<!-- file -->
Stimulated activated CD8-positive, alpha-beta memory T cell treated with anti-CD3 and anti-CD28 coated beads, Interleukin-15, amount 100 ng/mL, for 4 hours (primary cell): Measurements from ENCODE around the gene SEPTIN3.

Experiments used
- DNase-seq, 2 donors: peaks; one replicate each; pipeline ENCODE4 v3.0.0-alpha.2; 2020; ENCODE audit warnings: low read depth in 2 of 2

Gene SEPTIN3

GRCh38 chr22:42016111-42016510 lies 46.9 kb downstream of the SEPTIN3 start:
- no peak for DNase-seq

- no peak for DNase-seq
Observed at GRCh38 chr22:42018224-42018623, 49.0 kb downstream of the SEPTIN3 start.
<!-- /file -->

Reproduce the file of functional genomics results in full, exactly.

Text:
Stimulated activated CD8-positive, alpha-beta memory T cell treated with anti-CD3 and anti-CD28 coated beads, Interleukin-15, amount 100 ng/mL, for 4 hours (primary cell): Measurements from ENCODE around the gene SEPTIN3.

Experiments used
- DNase-seq, 2 donors: peaks; one replicate each; pipeline ENCODE4 v3.0.0-alpha.2; 2020; ENCODE audit warnings: low read depth in 2 of 2

Gene SEPTIN3

GRCh38 chr22:42016111-42016510 lies 46.9 kb downstream of the SEPTIN3 start:
- no peak for DNase-seq

- no peak for DNase-seq
Observed at GRCh38 chr22:42018224-42018623, 49.0 kb downstream of the SEPTIN3 start.